2009EssRed-FrontLabelThe 2009 Bogle Essential Red is a blend of old vine Zinfandel, Syrah, Cabernet Sauvignon and Petit Sirah sourced from contract vineyards in several California grape growing AVA’s. Bogle also makes the Phantom Red blend which is one of the best under $20 blends on the market. The Essential Red was produced with younger wine drinkers in mind, Millennial’s like their wine sweeter than older wine drinkers, who equate sweet Red wine with low quality wines. Bogle’s PR department wanted a sweeter Red to allow them to tap into the Millennial market and Bogle’s winemakers were not all that crazy about making a sweet wine. After much discussion, they ended up with a wine that was ripe and juicy, if not exactly sweet. This wine was aged for 18 months in French and American oak barrels and the alcohol content is 13.5%. You should be able to find the Essential Red for around $10

The color is very purple, but see thru. The nose is raspberry and strawberry, oak spice, lilacs and cinnamon. A soft, smooth, juicy wine, slightly sweet with a little rough edge at the finish. It starts with ripe blueberry, black Twizzlers (not candy sweet), Hershey Kiss chocolate (again without the sugary sweetness) and red plum. The mid-palate brings a slight bit of texture from the tannins, muted Altoids spice and black cherry. The acidity is well balanced and helps a rather full finish last for a respectable length of time.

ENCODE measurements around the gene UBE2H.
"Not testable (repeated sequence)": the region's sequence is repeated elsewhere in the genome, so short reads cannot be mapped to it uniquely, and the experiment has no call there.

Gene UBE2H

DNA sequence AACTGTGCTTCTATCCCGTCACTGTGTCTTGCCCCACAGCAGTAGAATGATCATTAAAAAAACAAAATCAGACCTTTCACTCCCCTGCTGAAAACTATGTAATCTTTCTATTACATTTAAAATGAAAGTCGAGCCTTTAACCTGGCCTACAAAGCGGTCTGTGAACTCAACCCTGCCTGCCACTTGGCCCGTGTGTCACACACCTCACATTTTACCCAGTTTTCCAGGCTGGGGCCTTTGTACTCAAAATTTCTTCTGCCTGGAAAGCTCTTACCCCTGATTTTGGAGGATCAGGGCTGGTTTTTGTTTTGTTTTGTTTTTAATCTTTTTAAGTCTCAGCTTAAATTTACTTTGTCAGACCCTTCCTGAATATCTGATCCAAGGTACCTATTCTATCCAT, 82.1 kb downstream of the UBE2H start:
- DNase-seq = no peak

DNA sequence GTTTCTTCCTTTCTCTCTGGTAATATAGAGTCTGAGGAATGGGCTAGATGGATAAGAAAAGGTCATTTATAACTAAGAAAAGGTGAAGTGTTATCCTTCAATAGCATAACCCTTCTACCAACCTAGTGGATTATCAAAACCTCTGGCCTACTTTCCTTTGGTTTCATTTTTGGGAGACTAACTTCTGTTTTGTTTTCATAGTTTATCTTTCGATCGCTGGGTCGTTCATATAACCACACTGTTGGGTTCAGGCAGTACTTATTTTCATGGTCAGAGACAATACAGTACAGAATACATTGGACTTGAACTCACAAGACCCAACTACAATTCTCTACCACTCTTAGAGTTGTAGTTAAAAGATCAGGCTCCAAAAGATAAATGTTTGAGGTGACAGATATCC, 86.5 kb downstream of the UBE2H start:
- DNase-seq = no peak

The Bogle Essential Red is a very solid sipping wine, it will do well with burgers or the typical tuesday night fare, but is probably better suited for popping the top with a friend or two while watching a movie you picked up from Red Box. I know I am mixing apples and oranges, but the Essential Red reminds me of the Australian Shiraz’s that were everywhere a few years back. Rich and juicy, full bodied, but where the Aussie Shiraz’s hit you with a blast of spice, the Essential Red gives you a touch of spice for a bit of contrast. All in all, a very solid $10 (give or take a buck or two) Red blend. 

See also  2010 Colby Red
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Don’t tell anyone, but there is absolutely no correlation between the cost of wine and the quality of wine.